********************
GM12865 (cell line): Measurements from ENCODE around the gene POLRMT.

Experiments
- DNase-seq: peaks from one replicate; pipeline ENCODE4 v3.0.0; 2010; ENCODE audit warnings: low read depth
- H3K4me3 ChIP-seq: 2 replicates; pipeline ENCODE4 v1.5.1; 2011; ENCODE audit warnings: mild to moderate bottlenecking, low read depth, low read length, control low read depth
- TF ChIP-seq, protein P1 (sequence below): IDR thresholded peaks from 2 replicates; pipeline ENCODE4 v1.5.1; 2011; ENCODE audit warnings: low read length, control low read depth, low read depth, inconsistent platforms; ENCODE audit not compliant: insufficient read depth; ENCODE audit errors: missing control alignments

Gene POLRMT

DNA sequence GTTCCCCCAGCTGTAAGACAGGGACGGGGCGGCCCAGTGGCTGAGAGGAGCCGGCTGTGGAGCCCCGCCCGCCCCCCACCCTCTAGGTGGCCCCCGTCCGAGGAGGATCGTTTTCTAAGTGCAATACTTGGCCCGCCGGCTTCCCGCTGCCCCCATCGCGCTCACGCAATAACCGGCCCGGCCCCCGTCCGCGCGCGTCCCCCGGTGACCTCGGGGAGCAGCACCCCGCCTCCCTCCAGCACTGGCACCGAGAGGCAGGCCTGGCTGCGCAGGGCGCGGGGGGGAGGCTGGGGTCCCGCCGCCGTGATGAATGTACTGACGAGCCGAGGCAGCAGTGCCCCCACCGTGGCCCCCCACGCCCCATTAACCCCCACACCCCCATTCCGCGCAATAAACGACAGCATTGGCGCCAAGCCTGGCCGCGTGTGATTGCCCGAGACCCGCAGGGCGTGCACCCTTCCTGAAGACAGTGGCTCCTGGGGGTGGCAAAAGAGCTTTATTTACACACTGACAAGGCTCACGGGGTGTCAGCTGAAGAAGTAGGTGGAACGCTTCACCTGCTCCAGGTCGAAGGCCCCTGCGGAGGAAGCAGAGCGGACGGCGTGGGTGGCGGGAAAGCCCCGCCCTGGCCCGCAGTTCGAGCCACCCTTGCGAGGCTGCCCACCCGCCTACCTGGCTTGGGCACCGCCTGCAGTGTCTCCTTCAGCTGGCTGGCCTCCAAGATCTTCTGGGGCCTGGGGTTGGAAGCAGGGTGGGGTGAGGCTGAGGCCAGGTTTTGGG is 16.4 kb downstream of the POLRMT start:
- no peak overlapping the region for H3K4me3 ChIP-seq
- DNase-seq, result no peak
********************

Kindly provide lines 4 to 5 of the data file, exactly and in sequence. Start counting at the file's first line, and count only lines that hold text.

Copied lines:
- H3K4me3 ChIP-seq: 2 replicates; pipeline ENCODE4 v1.5.1; 2011; ENCODE audit warnings: mild to moderate bottlenecking, low read depth, low read length, control low read depth
- TF ChIP-seq, protein P1 (sequence below): IDR thresholded peaks from 2 replicates; pipeline ENCODE4 v1.5.1; 2011; ENCODE audit warnings: low read length, control low read depth, low read depth, inconsistent platforms; ENCODE audit not compliant: insufficient read depth; ENCODE audit errors: missing control alignments